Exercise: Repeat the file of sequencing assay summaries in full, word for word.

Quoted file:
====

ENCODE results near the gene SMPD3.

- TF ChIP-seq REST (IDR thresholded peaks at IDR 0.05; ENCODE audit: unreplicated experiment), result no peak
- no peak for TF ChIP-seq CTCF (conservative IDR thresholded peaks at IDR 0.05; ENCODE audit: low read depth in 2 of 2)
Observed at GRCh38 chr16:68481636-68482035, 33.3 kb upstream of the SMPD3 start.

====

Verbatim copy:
ENCODE results near the gene SMPD3.

- TF ChIP-seq REST (IDR thresholded peaks at IDR 0.05; ENCODE audit: unreplicated experiment), result no peak
- no peak for TF ChIP-seq CTCF (conservative IDR thresholded peaks at IDR 0.05; ENCODE audit: low read depth in 2 of 2)
Observed at GRCh38 chr16:68481636-68482035, 33.3 kb upstream of the SMPD3 start.